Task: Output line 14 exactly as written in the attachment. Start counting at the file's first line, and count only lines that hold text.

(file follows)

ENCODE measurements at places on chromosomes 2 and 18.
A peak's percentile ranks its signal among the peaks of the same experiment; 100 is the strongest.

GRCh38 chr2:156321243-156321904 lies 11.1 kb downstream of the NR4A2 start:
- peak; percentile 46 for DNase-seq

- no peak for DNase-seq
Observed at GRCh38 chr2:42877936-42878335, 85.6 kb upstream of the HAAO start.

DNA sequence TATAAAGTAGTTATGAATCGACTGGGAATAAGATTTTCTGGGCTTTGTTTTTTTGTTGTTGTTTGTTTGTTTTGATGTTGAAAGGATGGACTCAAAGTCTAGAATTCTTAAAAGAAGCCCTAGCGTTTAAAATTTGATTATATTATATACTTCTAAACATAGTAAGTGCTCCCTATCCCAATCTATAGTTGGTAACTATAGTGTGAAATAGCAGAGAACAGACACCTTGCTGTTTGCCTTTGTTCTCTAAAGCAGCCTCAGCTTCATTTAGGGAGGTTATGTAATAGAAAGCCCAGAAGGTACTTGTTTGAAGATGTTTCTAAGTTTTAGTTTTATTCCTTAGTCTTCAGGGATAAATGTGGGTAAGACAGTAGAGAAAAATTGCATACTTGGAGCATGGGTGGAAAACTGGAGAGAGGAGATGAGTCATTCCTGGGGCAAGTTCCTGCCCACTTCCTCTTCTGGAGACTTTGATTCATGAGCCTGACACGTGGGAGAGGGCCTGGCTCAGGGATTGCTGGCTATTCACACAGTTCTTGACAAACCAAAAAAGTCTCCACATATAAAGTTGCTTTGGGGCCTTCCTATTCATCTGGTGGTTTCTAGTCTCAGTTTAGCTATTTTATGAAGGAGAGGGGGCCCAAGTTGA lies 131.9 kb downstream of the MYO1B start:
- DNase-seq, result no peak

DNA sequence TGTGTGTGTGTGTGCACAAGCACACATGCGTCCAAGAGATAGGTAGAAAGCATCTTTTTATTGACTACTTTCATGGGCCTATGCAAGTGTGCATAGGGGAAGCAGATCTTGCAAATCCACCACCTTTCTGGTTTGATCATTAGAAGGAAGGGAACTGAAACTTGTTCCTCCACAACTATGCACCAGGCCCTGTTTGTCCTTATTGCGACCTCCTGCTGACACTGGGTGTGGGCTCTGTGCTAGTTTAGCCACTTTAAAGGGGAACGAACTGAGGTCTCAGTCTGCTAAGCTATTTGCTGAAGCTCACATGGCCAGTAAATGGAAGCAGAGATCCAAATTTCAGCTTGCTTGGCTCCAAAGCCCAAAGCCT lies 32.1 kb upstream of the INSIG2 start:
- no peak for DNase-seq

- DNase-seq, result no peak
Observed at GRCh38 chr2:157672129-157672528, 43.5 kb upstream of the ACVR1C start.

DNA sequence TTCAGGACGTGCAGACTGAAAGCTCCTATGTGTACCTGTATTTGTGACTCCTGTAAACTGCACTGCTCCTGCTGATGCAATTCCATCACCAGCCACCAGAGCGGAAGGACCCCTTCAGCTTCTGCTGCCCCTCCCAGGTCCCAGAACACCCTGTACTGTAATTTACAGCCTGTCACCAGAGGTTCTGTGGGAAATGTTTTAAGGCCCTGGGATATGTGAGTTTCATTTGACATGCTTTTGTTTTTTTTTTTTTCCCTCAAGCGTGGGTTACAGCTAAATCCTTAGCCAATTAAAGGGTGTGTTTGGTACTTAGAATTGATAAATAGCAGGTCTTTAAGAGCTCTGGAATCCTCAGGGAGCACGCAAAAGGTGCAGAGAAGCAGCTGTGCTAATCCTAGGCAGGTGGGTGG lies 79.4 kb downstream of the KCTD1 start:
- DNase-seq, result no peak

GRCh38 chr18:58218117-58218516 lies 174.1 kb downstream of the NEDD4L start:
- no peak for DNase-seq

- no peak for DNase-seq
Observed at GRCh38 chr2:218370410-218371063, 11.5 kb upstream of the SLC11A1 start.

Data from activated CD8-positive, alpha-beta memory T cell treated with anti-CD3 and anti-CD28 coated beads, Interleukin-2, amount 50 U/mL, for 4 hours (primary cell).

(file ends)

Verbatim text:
- DNase-seq, result no peak